Quantfury Gazette


The evolution of tires

Luis R Contributor
The evolution of tires

It is really hard to imagine life without tires. For over a hundred years, manufacturers have been making great changes in tire technology, seeking to perfect their performance. I have always thought of tires as the weak link in an automobile. Today’s young people want to get from place to place with vehicles that have maximum control of their operation and performance with as little effort as possible in the maintenance of their components, including tires.

The automobile and tires would not be what they are today if it were not for the constant insistence of small inventions that have improved them over time, many of them homemade. Youtubers Scott Mansell and Callum McIntyre, hosts of the Driven media channel, wanted to experiment with some tubeless tires they created themselves. They created a tire that is composed of 15 identical pieces of plastic tubing mounted on 14-inch sheet metal rims from an old Ford Mondeo (NYSE: F). 

These tubes achieved greater solidity, having as complements smaller tubes, more than 300 bolts and nuts. When testing these new rims on a light Caterham 270, they realized that the noise and vibration of these rims is much higher than the air tires when increasing speed and going over bumps. Incidentally, the tubes installed were becoming detached from the rim as speed increased. What did surprise me is that their invention with these airless tires is insensitive to punctures, so at least they found this to be a very positive aspect despite the noise and the tubes coming out of the tubes.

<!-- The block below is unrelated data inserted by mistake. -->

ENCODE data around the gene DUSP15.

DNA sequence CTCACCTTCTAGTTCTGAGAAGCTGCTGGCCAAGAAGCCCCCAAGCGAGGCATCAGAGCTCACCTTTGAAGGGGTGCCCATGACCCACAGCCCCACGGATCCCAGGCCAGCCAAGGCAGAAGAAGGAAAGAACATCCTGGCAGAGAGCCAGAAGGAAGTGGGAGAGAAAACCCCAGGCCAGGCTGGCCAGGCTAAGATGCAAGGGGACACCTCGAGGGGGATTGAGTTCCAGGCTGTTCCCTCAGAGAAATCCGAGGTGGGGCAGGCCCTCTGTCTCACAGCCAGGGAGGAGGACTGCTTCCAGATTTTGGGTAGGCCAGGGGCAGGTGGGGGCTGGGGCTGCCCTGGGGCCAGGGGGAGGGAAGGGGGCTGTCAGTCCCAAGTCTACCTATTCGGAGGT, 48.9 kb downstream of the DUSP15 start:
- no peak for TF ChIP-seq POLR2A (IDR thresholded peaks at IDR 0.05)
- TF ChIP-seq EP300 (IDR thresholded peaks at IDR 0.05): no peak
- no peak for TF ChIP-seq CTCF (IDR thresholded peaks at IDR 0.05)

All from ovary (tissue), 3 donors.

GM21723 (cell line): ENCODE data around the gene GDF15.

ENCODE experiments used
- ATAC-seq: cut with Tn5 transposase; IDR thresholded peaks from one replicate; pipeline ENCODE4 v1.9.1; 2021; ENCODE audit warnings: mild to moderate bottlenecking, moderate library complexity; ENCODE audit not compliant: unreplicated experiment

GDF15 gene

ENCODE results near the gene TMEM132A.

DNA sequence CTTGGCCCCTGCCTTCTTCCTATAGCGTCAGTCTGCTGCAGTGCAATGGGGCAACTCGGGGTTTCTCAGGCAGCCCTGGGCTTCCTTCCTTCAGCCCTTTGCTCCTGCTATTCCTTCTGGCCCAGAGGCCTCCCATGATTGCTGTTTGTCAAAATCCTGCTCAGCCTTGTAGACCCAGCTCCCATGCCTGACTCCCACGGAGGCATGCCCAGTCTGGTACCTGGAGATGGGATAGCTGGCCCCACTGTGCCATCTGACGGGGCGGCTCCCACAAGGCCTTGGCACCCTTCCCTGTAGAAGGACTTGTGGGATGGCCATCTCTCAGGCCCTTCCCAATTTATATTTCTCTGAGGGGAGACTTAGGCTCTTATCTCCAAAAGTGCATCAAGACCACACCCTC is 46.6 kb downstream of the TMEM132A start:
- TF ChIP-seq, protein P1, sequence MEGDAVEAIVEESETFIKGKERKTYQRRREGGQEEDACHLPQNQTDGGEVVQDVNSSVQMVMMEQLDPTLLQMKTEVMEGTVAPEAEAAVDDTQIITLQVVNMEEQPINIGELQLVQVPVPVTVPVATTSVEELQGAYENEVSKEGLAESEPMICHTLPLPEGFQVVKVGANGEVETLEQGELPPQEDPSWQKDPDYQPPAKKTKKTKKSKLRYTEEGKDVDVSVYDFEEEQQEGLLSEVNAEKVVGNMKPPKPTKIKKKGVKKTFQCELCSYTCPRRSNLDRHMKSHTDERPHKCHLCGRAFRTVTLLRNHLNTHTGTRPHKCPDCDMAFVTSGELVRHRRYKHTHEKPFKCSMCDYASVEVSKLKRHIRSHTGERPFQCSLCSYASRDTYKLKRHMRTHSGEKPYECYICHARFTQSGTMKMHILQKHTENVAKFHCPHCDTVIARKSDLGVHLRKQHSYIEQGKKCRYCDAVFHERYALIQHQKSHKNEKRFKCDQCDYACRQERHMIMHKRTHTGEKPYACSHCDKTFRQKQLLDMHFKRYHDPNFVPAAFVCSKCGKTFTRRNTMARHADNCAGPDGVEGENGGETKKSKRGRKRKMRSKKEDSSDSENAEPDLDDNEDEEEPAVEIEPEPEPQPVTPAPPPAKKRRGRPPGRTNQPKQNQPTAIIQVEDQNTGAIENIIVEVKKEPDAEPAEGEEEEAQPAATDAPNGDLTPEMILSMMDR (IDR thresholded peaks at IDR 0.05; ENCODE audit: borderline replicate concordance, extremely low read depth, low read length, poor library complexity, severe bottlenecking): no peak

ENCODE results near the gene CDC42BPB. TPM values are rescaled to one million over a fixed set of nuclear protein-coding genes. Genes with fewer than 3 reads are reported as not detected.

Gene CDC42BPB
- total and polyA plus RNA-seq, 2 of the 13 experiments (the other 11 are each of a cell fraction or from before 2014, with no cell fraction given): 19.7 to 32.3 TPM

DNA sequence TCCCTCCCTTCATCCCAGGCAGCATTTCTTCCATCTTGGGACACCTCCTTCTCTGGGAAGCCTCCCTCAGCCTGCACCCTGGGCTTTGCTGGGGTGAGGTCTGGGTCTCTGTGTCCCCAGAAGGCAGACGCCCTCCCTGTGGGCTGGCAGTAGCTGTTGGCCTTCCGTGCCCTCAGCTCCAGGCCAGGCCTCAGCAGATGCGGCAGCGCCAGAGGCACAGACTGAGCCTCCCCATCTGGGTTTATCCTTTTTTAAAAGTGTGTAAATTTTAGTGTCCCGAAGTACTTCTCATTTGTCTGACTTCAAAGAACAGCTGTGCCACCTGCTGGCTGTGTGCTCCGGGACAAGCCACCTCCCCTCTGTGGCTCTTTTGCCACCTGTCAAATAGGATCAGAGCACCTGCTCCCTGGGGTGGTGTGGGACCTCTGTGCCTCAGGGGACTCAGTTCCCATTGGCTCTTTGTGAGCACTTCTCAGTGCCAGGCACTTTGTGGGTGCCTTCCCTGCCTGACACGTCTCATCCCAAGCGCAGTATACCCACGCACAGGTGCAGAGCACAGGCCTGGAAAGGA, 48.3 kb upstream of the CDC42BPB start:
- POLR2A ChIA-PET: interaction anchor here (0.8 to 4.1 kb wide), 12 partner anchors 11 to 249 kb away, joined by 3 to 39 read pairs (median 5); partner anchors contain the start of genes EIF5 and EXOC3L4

Despite what it might seem with these attempts to design airless tires, the concept of having tubeless, airless tires have had several prototypes and not just homemade ones. In fact, brands such as Goodyear Tire & Rubber Co (NASDAQ: GT) and Michelin SA (BATS EU: ML) have been working on it for years, although their developments have not yet been mass-marketed.

Now, this situation seems to be about to change as airless tires are being put to the test by the manufacturer Goodyear Tire & Rubber Co (NASDAQ: GT). On a test track in Luxembourg, a Tesla, owned by Tesla Inc, used tires made from a special plastic, which supports a thin band of reinforced rubber. The tire flexes and contorts as the car moves forward. According to experts, at first, this type of tire may produce some noise and vibration, which could affect young drivers who prefer to listen to loud music on their car rides. Goodyear wants the tires to be low-maintenance, puncture-proof, recyclable, noise-free and have sensors that map road conditions.

On the other hand, Goodyear’s rival Michelin SA (BATS EU: ML) has been working with General Motors on airless tires since 2019. It is planned that a new electric car from General Motor’s Chevrolet (NYSE: GM) could come out by 2024. These tires will have high-strength resin embedded with fibreglass and rubber compound for which Michelin has filed 50 patents. These tires could be manufactured with a 3D printer and with materials that can be melted and reused.

As far as we can see, air, the tire’s great companion, is beginning to be replaced. The tires of the future will have to adapt to the demands of a society that is increasingly adapted to new technologies and more environmentally conscious.

The new generations will require automated processes that avoid having to fix tires on the road, which can map the route with cars without the presence of the driver. Consumption should be much lower, and tires should be quieter with better safety conditions and no impact on the environment.

We are on the eve of a transcendental change in the conception and operation of tires. Tire repair on the road will be a thing of the past.


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